Quasi-stealth virtual networking startup Big Switch Networks has bagged its second pile of cash from venture capitalists, who hope to rake in the big bucks from the software-defined networks (SDN) craze – particularly after they missed the money train that was Nicira, which server-virtualization juggernaut VMware shelled out $1.26bn to acquire back in July.
Big Switch was founded in March 2010, and got its angel funding from Charlie Giancarlo, former chief development officer at physical switching biggie Cisco Systems, which was followed by $13.75m in Series A funding in April 2011 from Index Ventures and Khosla Ventures. This Series B funding round was led by Redpoint Ventures and also had some cash kicked in by Goldman Sachs; Index Ventures and Khosla Ventures also made contributions.
The company, which has not yet launched a commercial product line (just like Nicira) has as much cred in the SDN racket as Nicira did, and has technology based on the same virtual networking work that was done at Stanford University.
Big Switch has taken the Floodlight OpenFlow controller, a derivative of the open-source Beacon OpenFlow controller created by Stanford PhD student David Erickson, under an Apache 2.0 licence that is compatible with OpenStack, CloudStack, and Hadoop. Guido Appenzeller, the CEO at Big Switch Networks and a consulting professor at Stanford, was head of the Clean Slate Lab that created the OpenFlow standards.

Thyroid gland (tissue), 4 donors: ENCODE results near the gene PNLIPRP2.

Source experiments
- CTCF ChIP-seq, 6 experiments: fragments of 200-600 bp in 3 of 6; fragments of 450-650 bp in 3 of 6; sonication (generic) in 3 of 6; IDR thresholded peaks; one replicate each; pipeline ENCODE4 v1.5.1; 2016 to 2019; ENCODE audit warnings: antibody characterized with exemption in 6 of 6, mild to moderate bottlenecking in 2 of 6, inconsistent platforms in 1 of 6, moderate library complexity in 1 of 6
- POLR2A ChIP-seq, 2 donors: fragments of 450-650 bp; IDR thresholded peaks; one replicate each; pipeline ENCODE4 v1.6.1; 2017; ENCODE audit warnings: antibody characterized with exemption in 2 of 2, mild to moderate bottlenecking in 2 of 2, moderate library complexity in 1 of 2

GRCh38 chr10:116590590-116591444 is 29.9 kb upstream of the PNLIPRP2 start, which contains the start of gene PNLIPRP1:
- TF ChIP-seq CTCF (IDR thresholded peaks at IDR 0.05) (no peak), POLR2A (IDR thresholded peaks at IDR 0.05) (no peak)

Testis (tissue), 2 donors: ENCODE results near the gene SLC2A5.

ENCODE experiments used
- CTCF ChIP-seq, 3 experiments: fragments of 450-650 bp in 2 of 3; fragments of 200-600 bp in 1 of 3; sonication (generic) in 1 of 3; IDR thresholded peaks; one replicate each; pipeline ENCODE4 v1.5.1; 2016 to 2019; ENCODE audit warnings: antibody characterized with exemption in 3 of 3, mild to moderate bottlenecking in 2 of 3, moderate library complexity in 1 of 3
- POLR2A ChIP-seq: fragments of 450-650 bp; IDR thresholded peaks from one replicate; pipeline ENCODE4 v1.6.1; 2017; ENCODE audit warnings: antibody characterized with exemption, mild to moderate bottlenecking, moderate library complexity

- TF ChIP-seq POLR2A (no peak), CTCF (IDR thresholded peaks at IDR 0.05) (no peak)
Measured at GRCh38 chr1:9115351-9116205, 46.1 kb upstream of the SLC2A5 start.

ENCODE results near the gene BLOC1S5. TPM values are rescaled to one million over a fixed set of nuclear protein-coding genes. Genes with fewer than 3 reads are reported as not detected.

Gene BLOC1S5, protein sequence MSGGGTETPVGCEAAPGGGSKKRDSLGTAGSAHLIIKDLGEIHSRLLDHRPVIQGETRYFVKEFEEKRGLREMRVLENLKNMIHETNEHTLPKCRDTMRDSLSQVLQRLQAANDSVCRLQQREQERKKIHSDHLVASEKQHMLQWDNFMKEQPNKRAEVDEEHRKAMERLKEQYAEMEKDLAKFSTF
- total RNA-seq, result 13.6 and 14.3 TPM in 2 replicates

The Floodlight controller code was released in January, and by June it had been downloaded more than 1,200 times. In the wake of the Nicira deal, interest in SDNs has soared, and now Floodlight has had over 6,000 downloads through August and counts over 10,000 as of today – not bad for a product that has not yet been commercially released by a company that is still operating in stealth mode.
Interestingly, Floodlight supports Open vSwitch, the virtual switch created by Nicira and adopted years ago by Citrix Systems for its XenServer stack. Open vSwitch is a virtual switch that runs inside a hypervisor that can, like other physical switches that support OpenFlow, be reconfigured on the fly.
In the case of Nicira, Open vSwitch was designed to go alongside its Network Virtualization Platform (NVP), which like other OpenFlow controllers breaks the control plane out of the physical switch and separates it from the forwarding plane, centralizing all of the control planes and making them programmable, adjustable, and automated.
The idea is to make the network programmable regardless of who is making the switches and routers, and whether they are physical or virtual devices, paralleling the virtualization of compute and storage.
Big Switch says the dough will be used to expand its engineering, sales, and marketing teams, which it is surely going to have to do to compete with the likes of VMware and Cisco, who have their own takes on virtual switching, as well as others including HP, IBM, and NEC.
Big Switch is obviously a possible acquisition target, with switch-newbie Dell in most need of an SDN story to tell. ®